“The Strategic Plan for Diversity, adopted in early 2019, outlines a vision for supporting all members of the Annie Wright Schools community and for developing robust Diversity, Equity and Inclusion programming. There are four general areas of attention, each with specific initiatives, components, and performance measures.”
These DEI groups are working to find ways to educate and inform the community about various diversity-related topics. Corrigan gave one pertinent example: “There’s a DEI section in the Friday Flash [a division-wide newsletter] and they are working on a paragraph to explain microaggressions and give people some insights on how to intercede[d] and help if they witness [this]. That advice is geared towards parents as well.”
Additionally, Corrigan reported, “We have a DEI working group on campus made of faculty and staff across all divisions. they have met with the Affinity Group team yesterday to put into place and launch Affinity Groups in both the middle school and high school.”
Affinity groups are cross-division organizations that provide a community space for groups of people with similar cultural backgrounds to come together.
“We also recently established an Affinity Group for students who identify as Asian or Asian American and we hope that these will provide a safe space,” said Corrigan.
Annie Wright Schools hopes to establish Affinity Groups for student parents as well, and “recognize that constituents across the board are concerned about [the rise in anti-AAPI hate] and we want to ensure feelings of safety and belonging.”
Student experiences and insights
Annie Wright Schools has been in a unique situation since the beginning of the pandemic because of its predominantly Asian boarding community. One boarding student, Amber Fang (USG ‘23), describes her experience:
“After the pandemic started, I have been online on my social media account, from which it’s obvious that I am Asian. And people were kind of attacking me in the comments section. They first recognized me as a Chinese person, and then they were talking about how it was my fault that there is [COVID-19] in the United States.”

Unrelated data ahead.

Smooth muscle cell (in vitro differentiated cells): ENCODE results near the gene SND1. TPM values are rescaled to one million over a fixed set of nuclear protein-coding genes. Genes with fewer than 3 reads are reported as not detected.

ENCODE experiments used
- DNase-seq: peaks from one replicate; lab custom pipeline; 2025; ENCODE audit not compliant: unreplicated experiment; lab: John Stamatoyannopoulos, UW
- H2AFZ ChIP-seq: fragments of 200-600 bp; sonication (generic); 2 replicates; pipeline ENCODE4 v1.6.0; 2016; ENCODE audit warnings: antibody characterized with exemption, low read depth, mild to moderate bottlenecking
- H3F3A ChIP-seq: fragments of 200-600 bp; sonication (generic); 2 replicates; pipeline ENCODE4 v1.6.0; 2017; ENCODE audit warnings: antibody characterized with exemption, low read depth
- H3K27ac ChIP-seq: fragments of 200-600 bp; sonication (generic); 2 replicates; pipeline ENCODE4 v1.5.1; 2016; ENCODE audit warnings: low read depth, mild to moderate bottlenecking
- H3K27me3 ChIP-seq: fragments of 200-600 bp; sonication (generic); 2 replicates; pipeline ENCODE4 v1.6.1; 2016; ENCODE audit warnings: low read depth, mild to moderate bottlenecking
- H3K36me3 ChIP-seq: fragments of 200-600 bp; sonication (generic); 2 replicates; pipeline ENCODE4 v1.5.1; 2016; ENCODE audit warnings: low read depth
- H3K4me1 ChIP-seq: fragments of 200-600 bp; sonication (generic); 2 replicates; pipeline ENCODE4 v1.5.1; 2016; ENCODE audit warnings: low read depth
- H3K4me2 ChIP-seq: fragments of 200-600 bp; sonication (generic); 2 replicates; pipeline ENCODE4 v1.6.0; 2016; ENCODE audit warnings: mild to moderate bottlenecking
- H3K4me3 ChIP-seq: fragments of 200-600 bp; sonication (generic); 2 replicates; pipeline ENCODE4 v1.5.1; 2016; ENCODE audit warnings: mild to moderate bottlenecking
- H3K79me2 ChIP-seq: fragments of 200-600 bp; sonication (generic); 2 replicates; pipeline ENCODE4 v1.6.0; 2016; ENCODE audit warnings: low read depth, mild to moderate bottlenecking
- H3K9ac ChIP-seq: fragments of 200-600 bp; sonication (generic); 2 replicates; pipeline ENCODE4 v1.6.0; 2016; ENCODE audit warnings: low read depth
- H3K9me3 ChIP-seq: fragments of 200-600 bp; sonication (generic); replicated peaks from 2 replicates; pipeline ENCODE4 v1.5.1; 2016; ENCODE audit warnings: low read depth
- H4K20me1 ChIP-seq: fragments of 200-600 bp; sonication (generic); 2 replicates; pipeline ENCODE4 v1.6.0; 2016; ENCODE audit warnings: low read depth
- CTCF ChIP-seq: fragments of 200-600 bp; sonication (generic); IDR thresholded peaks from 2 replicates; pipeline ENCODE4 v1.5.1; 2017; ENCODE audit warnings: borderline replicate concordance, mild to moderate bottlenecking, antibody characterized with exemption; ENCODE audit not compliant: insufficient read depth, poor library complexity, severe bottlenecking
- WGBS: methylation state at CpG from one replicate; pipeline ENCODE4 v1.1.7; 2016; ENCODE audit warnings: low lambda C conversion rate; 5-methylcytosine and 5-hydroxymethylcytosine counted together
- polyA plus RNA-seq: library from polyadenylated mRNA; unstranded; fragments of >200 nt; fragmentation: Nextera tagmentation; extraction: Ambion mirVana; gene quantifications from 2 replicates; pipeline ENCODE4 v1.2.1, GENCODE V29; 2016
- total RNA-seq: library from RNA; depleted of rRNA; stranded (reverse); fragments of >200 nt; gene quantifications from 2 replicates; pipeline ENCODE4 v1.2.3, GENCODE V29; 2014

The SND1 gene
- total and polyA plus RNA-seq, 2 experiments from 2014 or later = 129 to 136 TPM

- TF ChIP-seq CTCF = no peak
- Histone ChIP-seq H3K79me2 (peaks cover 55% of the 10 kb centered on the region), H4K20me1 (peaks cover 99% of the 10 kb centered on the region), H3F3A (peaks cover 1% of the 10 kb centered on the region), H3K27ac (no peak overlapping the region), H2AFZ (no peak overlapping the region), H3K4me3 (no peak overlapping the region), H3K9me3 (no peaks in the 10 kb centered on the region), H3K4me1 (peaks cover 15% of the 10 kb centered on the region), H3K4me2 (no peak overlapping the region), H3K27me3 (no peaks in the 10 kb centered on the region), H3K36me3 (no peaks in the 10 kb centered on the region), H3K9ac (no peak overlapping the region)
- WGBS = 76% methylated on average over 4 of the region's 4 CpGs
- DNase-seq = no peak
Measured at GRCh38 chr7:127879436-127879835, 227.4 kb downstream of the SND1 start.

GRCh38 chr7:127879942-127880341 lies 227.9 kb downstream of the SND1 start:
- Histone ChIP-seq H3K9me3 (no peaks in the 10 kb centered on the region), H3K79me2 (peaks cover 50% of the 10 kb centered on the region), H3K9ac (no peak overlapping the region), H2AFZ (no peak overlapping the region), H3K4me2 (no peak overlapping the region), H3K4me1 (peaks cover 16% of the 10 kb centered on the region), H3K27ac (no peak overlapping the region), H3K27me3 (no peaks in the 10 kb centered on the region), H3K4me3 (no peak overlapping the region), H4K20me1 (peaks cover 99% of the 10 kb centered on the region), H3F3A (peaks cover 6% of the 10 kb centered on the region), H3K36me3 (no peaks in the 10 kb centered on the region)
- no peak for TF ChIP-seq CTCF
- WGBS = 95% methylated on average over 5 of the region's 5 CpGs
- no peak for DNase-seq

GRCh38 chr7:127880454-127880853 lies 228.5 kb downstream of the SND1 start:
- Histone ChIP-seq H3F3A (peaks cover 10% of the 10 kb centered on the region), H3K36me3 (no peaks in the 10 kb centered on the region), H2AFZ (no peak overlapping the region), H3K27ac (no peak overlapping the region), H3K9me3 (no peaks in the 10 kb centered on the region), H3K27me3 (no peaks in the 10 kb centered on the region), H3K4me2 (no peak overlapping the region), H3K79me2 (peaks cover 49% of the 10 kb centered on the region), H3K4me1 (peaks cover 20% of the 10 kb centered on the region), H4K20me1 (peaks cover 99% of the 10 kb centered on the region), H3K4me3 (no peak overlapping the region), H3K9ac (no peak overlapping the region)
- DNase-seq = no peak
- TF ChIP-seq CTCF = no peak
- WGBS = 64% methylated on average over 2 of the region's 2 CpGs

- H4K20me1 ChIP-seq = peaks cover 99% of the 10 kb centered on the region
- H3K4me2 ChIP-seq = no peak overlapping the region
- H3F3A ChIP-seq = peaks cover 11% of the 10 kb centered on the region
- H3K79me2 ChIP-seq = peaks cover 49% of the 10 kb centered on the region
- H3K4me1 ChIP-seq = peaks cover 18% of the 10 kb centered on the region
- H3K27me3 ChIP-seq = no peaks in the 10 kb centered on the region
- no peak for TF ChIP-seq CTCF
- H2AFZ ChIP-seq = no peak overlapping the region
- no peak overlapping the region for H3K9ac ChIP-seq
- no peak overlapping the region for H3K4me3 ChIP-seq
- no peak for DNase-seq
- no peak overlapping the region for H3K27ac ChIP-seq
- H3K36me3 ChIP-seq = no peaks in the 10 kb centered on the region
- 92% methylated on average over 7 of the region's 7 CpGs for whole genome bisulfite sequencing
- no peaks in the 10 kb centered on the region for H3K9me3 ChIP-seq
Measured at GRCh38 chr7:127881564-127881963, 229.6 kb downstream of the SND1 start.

Fang, like many others, is frustrated with the discrimination she faces on a regular basis. She resents the fact that many ignorant people blame Asian individuals and Asia as a whole for the pandemic. “Of course I fought back … And to begin with, I’m Taiwanese, not Chinese, and we’re also all victims of the fact that the virus is spreading. It’s not just somebody’s fault, [there’s] not just one to blame. It’s our fault, it’s your government’s fault. Of course they can say, “but you [failed to] keep it in your own country,” but once it’s spread it’s more on you, on whether or not your country [can] handle it. Because look at New Zealand, look at Taiwan, you know, they have [returned] to normal lives. But look at the United States, it’s different.”
Fang also expressed how the rise in AAPI discrimination and hate has affected her. As an Asian high school student residing on her own in the United States, Fang lives uneasily.
“I’ve never been this terrified to go to this boarding school in the United States ever before. I just feel like that at this point, I wouldn’t even feel safe if I were to sign out of the dorms alone, by myself, without walking with other people or going in a group with the dorms. I don’t know what’s going to happen to me if I’m outside, alone, by myself. It’s just really scary,” Fang said.
This piece was originally published in Inkwell’s Social Justice Issue.